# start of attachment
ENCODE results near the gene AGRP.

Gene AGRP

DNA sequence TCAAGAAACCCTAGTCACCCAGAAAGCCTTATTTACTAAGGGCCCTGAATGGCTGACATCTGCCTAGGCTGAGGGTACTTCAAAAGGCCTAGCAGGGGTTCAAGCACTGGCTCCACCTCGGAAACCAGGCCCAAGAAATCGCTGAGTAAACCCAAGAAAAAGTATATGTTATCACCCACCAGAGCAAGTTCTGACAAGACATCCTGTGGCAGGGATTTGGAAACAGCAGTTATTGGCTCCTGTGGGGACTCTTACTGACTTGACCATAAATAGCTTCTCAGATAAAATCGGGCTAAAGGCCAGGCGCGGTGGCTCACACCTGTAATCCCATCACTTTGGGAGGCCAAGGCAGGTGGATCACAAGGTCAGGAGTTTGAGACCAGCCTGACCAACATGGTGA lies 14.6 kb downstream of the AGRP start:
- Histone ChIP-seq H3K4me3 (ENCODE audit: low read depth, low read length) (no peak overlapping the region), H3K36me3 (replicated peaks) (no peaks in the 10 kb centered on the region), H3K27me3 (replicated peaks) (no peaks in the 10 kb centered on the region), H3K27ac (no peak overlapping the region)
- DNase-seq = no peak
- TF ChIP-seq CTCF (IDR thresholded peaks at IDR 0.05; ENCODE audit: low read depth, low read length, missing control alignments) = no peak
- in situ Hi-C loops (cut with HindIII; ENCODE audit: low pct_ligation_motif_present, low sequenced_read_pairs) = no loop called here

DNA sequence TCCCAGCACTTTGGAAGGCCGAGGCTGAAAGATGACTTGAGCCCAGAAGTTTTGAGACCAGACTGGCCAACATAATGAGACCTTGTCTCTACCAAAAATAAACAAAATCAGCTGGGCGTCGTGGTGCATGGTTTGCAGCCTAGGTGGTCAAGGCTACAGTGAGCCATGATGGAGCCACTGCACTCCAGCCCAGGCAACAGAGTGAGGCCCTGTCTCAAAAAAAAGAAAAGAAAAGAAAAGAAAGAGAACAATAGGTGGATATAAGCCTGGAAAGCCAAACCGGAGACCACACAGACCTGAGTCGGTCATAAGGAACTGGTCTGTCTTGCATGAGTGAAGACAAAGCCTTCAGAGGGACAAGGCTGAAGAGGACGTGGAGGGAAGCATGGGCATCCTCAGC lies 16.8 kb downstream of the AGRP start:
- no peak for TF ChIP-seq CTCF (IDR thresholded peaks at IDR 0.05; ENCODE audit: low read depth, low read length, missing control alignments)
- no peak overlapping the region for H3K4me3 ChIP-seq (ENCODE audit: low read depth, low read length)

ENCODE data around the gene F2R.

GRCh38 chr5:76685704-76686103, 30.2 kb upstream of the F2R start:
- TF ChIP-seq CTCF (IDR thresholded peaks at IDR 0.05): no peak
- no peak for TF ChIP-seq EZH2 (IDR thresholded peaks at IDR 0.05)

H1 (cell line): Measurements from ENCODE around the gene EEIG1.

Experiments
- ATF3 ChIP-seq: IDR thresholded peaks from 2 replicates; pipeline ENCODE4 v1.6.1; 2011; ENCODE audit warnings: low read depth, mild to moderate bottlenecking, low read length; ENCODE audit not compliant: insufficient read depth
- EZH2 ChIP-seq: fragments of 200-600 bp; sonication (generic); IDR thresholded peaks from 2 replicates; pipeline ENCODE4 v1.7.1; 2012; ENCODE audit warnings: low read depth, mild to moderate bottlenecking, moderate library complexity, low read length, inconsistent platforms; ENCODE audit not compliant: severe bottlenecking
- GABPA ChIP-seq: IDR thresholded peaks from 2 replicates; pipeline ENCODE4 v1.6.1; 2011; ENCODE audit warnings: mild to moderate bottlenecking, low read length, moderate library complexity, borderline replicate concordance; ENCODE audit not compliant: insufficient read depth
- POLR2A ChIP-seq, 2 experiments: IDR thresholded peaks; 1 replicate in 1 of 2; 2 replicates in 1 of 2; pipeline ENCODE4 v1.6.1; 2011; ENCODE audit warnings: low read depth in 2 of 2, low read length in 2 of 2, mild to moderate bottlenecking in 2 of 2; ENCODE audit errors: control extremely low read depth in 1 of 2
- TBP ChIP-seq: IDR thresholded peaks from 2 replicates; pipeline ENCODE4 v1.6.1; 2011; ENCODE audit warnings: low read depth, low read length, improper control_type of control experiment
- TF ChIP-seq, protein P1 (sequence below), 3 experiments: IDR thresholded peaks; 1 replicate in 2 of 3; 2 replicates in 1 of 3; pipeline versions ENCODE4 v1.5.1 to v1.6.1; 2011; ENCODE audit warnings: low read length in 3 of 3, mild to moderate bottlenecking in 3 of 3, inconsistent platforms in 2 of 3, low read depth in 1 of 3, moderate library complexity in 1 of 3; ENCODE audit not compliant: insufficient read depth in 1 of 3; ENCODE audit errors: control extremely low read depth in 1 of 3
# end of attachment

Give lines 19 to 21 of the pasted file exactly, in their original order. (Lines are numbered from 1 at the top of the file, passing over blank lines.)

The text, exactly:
- GABPA ChIP-seq: IDR thresholded peaks from 2 replicates; pipeline ENCODE4 v1.6.1; 2011; ENCODE audit warnings: mild to moderate bottlenecking, low read length, moderate library complexity, borderline replicate concordance; ENCODE audit not compliant: insufficient read depth
- POLR2A ChIP-seq, 2 experiments: IDR thresholded peaks; 1 replicate in 1 of 2; 2 replicates in 1 of 2; pipeline ENCODE4 v1.6.1; 2011; ENCODE audit warnings: low read depth in 2 of 2, low read length in 2 of 2, mild to moderate bottlenecking in 2 of 2; ENCODE audit errors: control extremely low read depth in 1 of 2
- TBP ChIP-seq: IDR thresholded peaks from 2 replicates; pipeline ENCODE4 v1.6.1; 2011; ENCODE audit warnings: low read depth, low read length, improper control_type of control experiment